The Sunday Magazine: Why Art? by Eleanor Davis


Technology is a wonderful thing. One thing I marvel at is the ability to read the comic books I want to read on my tablet. It also allows for the service I use to recommend new releases for me. I usually know about the superhero ones before they are recommended. What has been great is the small one-shot stand-alone graphic novels which I look at to see what might be interesting. A few months ago, a title popped up which intrigued me enough to see what it was about. It has turned out to be one of the more thought provoking pieces of writing I’ve read. The book is “Why Art?” by Eleanor Davis.

The title of the book is a question asked by many. As a society we have to decide how to value art while also deciding what it provides to it. What makes this version of answering that question is Ms. Davis is how “Why Art?” starts as one thing and ends somewhere completely unexpected.

The first part of the book is a guidebook on doing art. It is clever in that the drawings are in black-and-white but they are labeled with lettering which tells you what color they should be. She believes each reader can effectively project their version of the color to fill in the white space. The guidebook starts you down the path of projecting your color into the pages. It was so successful for me that for the one colored section I was jarred for a second. Ms. Davis suggests color is how we effectively describe emotion over how we describe the shade of an object. Throughout the first half the spare prose along with the drawings asking of me to participate I am drawn into making my own art of the imagination. This is all technique in the end even if it is taking place in my own head.

The switch comes with the introduction of Dolores who is an artist. The back half is a more traditionally told story focusing on Dolores. When we meet her, she has had success but is trying something new. Those who liked her previous work have trouble letting go. Dolores feels the answer to the titular question is one which includes her personal evolution being seen in her art. Then society collapses. The drawings describing this is one of the places where our mental work in the guidebook pays off. The drawings are still black-and-white but I don’t see them that way. There is the palette of my mind overwriting the white. As part of rebuilding society art is seen as a critical building block of that process.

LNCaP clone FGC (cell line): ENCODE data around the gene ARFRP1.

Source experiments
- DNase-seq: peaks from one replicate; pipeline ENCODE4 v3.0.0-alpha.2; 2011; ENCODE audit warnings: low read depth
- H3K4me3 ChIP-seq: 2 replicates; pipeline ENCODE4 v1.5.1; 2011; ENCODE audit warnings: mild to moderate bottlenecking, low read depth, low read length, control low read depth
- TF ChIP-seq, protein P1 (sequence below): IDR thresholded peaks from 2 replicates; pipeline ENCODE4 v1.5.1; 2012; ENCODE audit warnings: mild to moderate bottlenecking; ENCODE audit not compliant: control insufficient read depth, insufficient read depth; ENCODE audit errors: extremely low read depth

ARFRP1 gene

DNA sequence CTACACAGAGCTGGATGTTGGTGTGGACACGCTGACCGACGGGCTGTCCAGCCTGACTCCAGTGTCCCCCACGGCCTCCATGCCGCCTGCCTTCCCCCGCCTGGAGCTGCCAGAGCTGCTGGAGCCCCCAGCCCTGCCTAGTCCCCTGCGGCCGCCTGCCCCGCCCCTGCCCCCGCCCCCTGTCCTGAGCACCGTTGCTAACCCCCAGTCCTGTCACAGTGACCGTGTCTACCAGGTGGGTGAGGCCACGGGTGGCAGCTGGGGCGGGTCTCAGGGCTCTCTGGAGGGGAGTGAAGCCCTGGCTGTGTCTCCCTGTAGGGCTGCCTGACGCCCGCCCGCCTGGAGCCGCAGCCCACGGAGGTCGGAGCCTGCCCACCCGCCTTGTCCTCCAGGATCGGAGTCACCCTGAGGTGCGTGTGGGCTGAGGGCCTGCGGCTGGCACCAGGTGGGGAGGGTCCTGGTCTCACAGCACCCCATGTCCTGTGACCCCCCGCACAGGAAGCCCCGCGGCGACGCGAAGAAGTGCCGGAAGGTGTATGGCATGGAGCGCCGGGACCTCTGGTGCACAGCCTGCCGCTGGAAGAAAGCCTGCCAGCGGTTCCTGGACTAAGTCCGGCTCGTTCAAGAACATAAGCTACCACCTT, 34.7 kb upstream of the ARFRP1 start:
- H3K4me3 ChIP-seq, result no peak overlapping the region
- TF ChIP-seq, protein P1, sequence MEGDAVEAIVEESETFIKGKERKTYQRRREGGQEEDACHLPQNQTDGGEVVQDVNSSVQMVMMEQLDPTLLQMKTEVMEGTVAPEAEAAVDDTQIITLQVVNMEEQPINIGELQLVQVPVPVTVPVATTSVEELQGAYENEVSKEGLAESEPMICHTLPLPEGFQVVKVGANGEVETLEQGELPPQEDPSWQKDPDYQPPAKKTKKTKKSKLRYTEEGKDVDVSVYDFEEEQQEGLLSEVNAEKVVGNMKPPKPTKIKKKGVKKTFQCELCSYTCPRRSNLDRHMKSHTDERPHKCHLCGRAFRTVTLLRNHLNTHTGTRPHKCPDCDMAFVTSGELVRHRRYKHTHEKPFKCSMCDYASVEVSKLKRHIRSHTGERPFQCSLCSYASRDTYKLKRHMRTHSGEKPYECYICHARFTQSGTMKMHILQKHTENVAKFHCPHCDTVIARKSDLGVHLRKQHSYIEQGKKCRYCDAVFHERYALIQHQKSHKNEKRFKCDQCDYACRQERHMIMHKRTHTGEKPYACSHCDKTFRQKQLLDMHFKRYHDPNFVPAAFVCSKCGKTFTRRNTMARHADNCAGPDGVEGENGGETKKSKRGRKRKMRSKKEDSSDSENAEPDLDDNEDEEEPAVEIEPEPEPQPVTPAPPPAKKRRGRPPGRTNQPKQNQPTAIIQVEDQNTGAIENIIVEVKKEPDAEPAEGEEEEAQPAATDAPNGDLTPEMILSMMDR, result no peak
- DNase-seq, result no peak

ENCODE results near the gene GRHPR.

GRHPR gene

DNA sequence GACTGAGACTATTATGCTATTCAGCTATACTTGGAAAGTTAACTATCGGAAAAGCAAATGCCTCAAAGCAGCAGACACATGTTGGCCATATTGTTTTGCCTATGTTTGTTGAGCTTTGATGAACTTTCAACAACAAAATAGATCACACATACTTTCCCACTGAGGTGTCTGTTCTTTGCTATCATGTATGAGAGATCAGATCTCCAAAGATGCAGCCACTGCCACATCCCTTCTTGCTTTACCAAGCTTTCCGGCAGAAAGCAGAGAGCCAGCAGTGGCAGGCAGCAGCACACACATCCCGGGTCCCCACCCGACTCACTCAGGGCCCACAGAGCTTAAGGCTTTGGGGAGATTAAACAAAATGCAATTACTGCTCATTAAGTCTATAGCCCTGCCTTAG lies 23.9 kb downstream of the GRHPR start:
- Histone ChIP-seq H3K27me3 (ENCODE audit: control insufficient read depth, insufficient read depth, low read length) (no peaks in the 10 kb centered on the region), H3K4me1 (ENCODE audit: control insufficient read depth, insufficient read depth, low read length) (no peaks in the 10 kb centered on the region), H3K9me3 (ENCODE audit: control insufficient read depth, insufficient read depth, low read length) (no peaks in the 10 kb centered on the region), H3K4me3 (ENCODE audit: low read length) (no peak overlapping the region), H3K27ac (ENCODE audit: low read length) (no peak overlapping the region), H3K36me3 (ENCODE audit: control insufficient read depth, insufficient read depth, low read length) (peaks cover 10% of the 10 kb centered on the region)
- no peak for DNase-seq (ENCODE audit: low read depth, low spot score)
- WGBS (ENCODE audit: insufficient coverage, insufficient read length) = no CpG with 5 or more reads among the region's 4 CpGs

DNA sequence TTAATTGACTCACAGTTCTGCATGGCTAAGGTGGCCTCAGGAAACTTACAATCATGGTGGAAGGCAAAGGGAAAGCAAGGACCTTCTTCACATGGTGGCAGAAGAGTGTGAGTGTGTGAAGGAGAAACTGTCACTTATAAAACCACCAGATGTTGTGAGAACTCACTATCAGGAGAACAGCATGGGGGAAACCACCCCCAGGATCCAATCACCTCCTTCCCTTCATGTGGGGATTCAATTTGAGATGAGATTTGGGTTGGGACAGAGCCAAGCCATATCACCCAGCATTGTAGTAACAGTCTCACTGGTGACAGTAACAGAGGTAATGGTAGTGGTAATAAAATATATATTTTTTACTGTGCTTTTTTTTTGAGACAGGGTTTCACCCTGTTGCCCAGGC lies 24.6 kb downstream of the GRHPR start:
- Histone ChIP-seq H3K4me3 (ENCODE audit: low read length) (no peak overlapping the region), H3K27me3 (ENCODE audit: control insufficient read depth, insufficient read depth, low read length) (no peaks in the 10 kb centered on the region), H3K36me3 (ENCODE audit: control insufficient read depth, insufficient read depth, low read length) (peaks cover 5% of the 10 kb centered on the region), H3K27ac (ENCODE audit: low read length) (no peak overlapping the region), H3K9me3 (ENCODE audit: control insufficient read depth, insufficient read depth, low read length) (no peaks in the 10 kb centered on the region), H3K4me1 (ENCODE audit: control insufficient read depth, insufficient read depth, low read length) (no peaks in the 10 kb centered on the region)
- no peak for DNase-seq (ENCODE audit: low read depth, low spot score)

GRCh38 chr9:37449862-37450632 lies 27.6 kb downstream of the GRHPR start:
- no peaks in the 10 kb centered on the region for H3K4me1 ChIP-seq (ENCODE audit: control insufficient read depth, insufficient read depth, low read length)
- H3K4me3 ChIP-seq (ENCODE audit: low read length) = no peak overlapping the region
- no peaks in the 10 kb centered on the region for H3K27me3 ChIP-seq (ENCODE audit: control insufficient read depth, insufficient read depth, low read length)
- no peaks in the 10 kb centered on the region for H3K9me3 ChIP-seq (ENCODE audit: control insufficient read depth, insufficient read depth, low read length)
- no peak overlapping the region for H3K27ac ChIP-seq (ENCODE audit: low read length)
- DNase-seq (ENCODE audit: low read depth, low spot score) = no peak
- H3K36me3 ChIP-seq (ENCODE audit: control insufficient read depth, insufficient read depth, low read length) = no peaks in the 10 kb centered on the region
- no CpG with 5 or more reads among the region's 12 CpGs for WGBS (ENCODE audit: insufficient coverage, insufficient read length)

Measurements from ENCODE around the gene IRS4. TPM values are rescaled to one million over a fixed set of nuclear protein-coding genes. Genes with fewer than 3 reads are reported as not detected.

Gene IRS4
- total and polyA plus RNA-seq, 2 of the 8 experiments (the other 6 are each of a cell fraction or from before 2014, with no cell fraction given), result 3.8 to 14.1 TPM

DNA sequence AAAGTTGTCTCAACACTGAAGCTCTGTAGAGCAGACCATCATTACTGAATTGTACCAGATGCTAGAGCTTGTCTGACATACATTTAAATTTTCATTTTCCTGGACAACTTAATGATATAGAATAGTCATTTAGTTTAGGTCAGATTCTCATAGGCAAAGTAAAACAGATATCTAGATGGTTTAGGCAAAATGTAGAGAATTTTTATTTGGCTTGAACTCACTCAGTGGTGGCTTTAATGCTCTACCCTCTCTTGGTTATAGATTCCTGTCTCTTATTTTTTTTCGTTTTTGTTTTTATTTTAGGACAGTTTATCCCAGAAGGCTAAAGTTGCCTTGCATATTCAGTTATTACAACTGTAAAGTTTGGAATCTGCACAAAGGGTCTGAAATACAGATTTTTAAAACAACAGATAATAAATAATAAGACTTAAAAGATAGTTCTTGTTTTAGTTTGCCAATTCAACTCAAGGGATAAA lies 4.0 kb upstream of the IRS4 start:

The thing I’ve taken away from “Why Art?” is the viewer is critical to its existence. Ms. Davis doesn’t want art to be passively taken in but actively collaborated with. Even if it is only in your mind’s eye. It has had an effect on my viewing of art as the thoughts from the book were rippling through my consciousness at my last gallery stroll.

“Why Art?” answers the question by challenging you to believe it is because you are always part of it.

Mark Behnke